In the test: Lenco PDR 045/046: A portable DAB+ radio with a surprising sound

lenco-pdr-046 featured image

Lenco sent me a portable radio for a review a few days ago. For me it was an interesting opportunity to get my hands on a DAB+ radio, because up to now I have only used music streaming services for my music needs.

The radio we are talking about here is the Lenco PDR-046 GY, which not only supports DAB+ but also FM and Bluetooth. However, the FM area fell by the wayside because I simply couldn't find any stations.

Lenco PDR 045 or 046 - what's the difference?

If I'm right, the two models are identical and differ only in color. The PDR 046 is the light gray model that was sent to me and shown in the photos here, while the PDR 045 is the black variant.

Basically, the operation and the range of functions is the same.

9,01 EUR
Lenco PDR-046GY portable DAB+ radio - DAB+ radio with Bluetooth® - PPL FM - 5 memory buttons -...
  • Portable rechargeable DAB+ radio with USB and Bluetooth
  • DAB+ for crystal clear digital radio reception
  • Stream music from your smartphone or tablet
Lenco PDR-045 portable DAB+ radio - DAB+ radio with Bluetooth® - PPL FM radio - 2 x 3 Watt RMS - 5...
  • Portable rechargeable DAB+ radio with PLL FM radio and Bluetooth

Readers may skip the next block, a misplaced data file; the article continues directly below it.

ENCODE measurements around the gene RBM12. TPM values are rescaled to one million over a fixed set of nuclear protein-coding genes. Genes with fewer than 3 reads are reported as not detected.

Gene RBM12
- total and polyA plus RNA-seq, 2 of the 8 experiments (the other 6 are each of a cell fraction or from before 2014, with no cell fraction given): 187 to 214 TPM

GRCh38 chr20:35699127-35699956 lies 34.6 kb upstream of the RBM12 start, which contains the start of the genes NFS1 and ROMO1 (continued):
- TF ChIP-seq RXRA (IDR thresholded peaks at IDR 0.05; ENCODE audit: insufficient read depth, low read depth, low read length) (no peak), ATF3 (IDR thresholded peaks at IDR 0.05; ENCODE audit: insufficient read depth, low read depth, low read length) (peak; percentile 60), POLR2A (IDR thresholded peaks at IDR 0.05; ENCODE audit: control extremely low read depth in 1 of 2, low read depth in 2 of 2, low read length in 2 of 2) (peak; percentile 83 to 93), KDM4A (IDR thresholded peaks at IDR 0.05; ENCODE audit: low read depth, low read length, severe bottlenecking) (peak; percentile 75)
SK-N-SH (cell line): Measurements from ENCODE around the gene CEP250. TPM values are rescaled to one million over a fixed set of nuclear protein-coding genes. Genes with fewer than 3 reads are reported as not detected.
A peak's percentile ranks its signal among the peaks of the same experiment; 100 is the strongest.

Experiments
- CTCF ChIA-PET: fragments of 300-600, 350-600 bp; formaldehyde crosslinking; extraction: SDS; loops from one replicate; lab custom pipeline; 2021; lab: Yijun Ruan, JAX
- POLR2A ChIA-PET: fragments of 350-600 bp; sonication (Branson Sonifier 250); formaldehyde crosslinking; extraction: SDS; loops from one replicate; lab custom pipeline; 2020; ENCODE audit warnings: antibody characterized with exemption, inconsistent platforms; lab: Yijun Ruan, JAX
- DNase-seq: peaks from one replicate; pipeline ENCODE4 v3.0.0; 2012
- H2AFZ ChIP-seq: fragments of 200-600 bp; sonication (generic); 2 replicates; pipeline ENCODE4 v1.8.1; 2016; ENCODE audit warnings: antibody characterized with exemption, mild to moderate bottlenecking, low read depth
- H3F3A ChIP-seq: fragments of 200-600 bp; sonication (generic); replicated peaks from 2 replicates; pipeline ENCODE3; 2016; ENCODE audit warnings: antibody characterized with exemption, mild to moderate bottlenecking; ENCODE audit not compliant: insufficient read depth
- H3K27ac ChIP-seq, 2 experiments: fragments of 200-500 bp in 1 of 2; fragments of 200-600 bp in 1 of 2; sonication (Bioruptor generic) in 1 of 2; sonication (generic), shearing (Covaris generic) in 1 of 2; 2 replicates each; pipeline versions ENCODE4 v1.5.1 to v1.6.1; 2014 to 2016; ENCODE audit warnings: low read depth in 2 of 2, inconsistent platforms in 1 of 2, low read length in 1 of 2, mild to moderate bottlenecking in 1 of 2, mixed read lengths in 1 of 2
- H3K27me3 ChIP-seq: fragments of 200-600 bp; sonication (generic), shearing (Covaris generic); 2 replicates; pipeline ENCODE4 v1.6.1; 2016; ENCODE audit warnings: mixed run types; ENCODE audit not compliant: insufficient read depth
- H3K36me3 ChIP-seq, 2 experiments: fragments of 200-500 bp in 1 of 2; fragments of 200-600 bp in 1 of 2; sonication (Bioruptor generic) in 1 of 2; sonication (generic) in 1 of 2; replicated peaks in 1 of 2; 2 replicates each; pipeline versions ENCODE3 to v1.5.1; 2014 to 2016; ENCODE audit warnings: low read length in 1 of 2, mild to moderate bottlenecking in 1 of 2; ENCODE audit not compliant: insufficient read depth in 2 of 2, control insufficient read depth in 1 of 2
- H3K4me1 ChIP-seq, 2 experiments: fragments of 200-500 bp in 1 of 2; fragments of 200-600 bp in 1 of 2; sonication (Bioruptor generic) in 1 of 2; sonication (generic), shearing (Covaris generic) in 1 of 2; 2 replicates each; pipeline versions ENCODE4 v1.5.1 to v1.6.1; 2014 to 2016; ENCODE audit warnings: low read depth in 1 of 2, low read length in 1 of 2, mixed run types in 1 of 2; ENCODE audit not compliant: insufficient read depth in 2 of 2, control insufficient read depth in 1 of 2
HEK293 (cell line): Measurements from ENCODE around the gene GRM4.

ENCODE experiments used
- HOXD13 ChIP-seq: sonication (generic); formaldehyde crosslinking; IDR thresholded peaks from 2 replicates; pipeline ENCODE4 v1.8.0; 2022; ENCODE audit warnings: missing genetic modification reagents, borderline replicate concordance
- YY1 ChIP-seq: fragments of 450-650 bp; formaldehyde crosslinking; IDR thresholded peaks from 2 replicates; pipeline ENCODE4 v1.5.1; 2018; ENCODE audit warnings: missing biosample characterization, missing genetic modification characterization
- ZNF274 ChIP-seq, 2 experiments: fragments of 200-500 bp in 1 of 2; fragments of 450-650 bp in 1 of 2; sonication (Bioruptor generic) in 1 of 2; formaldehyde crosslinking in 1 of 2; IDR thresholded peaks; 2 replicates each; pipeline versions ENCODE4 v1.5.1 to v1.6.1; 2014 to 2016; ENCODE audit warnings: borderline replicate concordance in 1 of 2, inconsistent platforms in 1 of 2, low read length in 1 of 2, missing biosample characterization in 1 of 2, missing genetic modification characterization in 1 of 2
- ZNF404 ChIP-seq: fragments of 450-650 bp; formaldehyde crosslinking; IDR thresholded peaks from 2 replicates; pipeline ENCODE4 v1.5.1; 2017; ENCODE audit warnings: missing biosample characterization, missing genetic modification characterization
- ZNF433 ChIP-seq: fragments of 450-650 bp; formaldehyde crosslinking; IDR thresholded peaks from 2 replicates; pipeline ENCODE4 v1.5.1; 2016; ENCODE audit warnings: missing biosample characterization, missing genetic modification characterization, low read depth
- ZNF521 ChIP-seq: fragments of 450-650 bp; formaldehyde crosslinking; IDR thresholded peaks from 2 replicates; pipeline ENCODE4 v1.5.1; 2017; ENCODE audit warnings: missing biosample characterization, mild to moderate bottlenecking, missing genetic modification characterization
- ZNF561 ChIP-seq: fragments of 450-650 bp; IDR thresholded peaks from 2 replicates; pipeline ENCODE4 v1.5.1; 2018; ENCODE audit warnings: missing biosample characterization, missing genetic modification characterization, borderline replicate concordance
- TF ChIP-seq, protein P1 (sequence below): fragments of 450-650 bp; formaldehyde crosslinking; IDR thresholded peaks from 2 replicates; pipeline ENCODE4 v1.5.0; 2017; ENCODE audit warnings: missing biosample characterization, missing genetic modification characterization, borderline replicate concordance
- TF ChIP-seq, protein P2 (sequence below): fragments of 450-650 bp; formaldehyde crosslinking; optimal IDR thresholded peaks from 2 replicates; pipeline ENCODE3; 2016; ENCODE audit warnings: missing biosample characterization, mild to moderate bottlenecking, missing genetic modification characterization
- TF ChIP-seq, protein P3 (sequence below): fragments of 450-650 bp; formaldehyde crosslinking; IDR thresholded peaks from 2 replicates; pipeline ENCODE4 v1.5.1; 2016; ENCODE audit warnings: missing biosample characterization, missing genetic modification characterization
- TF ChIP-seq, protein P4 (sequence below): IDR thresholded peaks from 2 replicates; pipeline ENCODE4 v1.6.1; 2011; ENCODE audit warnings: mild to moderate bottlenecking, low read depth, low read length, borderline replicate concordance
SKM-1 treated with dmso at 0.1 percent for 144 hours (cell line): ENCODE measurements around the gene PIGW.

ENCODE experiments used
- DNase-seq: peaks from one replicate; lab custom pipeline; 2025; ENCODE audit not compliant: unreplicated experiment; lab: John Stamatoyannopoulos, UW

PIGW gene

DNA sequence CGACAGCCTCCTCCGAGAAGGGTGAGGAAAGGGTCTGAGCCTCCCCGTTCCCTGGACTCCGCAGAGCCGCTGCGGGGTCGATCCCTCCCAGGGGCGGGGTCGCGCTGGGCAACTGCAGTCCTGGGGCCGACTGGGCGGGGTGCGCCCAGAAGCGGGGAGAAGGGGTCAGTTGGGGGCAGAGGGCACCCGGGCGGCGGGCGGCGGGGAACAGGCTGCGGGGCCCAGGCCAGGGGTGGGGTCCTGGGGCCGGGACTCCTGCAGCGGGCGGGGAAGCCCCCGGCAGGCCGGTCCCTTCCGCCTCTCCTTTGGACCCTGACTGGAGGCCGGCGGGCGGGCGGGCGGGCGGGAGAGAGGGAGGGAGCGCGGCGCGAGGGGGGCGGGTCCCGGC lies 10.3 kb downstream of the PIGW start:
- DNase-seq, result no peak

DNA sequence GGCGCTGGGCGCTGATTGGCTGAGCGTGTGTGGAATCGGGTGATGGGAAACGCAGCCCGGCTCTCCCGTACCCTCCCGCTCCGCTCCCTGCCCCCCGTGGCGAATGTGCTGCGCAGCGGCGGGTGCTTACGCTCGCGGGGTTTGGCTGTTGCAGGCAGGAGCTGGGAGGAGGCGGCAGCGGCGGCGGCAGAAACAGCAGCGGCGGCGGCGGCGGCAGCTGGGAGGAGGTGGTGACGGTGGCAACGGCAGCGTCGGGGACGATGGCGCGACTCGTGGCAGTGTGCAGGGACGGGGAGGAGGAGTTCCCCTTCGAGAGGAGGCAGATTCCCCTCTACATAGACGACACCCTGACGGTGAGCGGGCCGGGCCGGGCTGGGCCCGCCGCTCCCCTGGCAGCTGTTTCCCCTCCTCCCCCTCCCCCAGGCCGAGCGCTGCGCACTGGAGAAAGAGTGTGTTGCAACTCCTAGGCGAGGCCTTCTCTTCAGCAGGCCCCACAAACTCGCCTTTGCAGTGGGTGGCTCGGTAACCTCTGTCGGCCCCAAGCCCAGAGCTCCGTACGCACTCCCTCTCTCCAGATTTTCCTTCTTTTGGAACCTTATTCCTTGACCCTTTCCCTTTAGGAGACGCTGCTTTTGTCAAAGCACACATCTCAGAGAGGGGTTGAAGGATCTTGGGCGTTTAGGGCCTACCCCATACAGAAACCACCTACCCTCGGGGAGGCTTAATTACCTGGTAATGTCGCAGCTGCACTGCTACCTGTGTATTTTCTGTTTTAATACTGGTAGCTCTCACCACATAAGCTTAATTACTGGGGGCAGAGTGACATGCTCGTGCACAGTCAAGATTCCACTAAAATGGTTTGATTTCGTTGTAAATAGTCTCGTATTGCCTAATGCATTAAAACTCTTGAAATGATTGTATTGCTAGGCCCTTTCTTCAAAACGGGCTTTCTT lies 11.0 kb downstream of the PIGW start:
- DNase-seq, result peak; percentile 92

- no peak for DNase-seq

• Top sound thanks to 2 x 3 watts (RMS), integrated subwoofer and equalizer function
  • Stream music from your smartphone or tablet via Bluetooth

Technical data

  • DAB+ / FM radio
  • 2.0 stereo
  • 30 preset stations
  • Bluetooth version 5.0
  • Range up to 10 meters
  • 2 x 2,5 watt speakers with passive cooler
  • AUX input 3,5mm
  • Integrated rechargeable lithium battery 2000mAh
  • Dimensions (H x W x D) 6,8 x 18 x 5,50 cm
  • available in the colors white and black
  • Price: approx. 85 euros (at Amazon)

What's in the box

The Lenco PDR 046 comes with a USB-C charging cable and a quick start guide (photos: Sir Apfelot).
The Lenco PDR 046 comes with a USB-C charging cable and a quick start guide (photos: Sir Apfelot).

Design and workmanship

The Lenco PDR 046 is made of high-quality plastic (ABS with wheat fibers) and natural bamboo and, in my opinion, is quite nicely designed. I have the white or light gray version, which I personally liked better than the dark version.

In particular, the bamboo element with the light gray buttons on the top somehow goes better with the light variant.

Operation is entirely via the buttons on the top, while the display is via the 2,4-inch color display on the front.

I find the processing of the radio successful. I couldn't find any corners that would have indicated any cheap production. When you pick up the Lenco PDR 046, it feels finished.

It's barely longer than my iPhone 14 Pro Max, but that makes it a really handy radio that's also quick to pack in your backpack.